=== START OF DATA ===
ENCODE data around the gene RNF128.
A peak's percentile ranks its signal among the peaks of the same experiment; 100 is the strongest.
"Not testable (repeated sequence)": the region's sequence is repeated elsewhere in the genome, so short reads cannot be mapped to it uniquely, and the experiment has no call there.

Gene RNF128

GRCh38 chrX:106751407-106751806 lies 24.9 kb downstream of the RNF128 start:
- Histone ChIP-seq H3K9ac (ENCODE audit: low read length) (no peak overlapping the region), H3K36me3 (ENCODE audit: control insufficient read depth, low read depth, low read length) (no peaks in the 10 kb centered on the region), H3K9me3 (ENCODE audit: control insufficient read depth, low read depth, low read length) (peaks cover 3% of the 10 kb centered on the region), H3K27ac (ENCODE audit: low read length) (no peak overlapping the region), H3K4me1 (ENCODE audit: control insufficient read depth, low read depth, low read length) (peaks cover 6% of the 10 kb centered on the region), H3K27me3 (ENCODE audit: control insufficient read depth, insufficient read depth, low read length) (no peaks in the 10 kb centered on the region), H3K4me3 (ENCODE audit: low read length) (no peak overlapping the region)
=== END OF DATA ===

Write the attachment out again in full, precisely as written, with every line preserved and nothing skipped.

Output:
ENCODE data around the gene RNF128.
A peak's percentile ranks its signal among the peaks of the same experiment; 100 is the strongest.
"Not testable (repeated sequence)": the region's sequence is repeated elsewhere in the genome, so short reads cannot be mapped to it uniquely, and the experiment has no call there.

Gene RNF128

GRCh38 chrX:106751407-106751806 lies 24.9 kb downstream of the RNF128 start:
- Histone ChIP-seq H3K9ac (ENCODE audit: low read length) (no peak overlapping the region), H3K36me3 (ENCODE audit: control insufficient read depth, low read depth, low read length) (no peaks in the 10 kb centered on the region), H3K9me3 (ENCODE audit: control insufficient read depth, low read depth, low read length) (peaks cover 3% of the 10 kb centered on the region), H3K27ac (ENCODE audit: low read length) (no peak overlapping the region), H3K4me1 (ENCODE audit: control insufficient read depth, low read depth, low read length) (peaks cover 6% of the 10 kb centered on the region), H3K27me3 (ENCODE audit: control insufficient read depth, insufficient read depth, low read length) (no peaks in the 10 kb centered on the region), H3K4me3 (ENCODE audit: low read length) (no peak overlapping the region)